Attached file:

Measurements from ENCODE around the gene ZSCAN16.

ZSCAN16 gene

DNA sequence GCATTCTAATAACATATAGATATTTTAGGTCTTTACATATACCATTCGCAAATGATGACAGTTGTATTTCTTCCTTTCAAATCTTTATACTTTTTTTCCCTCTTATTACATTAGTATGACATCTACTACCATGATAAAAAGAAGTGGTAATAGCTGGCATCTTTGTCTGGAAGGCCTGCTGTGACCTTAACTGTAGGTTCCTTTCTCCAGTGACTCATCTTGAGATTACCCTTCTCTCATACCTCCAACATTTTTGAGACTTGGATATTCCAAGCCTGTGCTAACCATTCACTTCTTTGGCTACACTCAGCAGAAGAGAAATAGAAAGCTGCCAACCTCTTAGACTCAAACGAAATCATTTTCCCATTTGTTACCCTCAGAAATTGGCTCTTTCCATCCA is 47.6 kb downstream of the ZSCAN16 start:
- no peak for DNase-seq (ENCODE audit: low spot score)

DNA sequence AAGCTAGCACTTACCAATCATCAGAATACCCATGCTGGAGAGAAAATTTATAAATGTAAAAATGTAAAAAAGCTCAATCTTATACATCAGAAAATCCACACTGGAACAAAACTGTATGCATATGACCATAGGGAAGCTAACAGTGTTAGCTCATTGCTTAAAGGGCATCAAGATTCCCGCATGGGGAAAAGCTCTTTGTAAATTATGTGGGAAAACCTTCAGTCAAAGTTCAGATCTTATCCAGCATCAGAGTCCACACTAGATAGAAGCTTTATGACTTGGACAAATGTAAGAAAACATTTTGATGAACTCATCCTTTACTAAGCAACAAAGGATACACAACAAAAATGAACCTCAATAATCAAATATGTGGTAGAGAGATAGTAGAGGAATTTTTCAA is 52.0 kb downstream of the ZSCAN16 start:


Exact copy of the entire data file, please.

Measurements from ENCODE around the gene ZSCAN16.

ZSCAN16 gene

DNA sequence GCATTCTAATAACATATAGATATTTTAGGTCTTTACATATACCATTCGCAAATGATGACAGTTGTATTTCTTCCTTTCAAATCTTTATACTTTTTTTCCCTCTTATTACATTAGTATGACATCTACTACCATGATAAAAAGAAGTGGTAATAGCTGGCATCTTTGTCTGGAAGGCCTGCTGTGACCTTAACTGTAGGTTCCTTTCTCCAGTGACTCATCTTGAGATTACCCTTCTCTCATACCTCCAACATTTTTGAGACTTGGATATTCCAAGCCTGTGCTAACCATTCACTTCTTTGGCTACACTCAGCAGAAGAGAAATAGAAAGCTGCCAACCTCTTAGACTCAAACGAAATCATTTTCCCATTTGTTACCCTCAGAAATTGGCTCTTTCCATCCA is 47.6 kb downstream of the ZSCAN16 start:
- no peak for DNase-seq (ENCODE audit: low spot score)

DNA sequence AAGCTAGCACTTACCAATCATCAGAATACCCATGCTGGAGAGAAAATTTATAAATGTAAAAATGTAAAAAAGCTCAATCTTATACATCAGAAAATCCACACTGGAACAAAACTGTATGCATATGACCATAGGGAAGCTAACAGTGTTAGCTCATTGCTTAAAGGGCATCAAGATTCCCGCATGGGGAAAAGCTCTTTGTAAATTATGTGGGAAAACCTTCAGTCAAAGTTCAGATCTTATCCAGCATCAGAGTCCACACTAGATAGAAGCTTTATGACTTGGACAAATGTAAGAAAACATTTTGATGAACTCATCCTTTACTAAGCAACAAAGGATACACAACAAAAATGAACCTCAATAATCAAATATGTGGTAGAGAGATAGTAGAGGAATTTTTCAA is 52.0 kb downstream of the ZSCAN16 start: